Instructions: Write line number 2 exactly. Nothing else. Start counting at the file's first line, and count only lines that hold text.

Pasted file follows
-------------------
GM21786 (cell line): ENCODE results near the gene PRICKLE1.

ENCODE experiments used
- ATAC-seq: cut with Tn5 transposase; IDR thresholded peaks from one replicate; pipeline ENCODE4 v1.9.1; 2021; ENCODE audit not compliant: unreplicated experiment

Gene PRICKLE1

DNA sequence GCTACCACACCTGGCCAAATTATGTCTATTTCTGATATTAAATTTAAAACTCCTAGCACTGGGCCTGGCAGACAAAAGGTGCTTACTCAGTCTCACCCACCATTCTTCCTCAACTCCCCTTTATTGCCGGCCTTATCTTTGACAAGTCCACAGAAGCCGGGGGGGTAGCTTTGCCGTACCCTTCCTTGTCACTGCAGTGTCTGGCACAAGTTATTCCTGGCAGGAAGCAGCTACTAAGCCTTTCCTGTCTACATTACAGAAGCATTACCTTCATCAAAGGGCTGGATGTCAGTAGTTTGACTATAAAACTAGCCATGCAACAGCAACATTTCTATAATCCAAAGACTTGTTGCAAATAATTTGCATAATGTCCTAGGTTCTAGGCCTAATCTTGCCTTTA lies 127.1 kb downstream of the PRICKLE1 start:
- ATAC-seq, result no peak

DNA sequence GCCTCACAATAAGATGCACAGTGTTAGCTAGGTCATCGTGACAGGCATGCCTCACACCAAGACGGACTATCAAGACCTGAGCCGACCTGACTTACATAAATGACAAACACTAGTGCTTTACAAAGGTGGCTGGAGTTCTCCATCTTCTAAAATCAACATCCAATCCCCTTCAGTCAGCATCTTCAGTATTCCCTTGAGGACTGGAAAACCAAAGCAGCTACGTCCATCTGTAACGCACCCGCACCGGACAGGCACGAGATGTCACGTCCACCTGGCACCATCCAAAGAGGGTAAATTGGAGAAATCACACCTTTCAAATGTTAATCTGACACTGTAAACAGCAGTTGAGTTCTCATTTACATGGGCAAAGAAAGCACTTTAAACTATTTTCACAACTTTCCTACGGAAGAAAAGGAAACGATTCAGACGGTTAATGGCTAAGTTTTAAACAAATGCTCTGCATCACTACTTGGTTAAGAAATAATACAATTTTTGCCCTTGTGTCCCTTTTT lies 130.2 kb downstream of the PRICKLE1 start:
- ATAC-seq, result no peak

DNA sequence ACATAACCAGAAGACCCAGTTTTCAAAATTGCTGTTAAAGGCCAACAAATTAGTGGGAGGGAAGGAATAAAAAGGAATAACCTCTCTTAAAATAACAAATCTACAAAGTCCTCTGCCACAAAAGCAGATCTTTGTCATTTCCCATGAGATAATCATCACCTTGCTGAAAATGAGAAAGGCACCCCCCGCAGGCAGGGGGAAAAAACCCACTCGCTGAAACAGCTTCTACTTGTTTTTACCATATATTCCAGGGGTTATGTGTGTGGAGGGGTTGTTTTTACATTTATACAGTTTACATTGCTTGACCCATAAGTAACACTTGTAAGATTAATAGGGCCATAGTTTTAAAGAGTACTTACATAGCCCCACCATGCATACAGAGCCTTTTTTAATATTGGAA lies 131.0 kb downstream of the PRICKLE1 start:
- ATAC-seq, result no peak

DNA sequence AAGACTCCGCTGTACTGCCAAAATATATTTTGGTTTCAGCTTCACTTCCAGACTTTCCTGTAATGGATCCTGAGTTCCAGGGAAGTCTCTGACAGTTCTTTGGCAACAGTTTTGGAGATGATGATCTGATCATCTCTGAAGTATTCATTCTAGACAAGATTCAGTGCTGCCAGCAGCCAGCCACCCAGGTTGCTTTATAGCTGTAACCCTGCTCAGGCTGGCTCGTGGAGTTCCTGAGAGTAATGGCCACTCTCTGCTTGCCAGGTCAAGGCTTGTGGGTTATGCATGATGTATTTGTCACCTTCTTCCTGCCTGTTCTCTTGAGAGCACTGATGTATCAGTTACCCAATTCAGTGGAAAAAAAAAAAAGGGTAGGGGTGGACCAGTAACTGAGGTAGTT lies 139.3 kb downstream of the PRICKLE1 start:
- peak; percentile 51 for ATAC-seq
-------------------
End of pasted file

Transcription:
ENCODE experiments used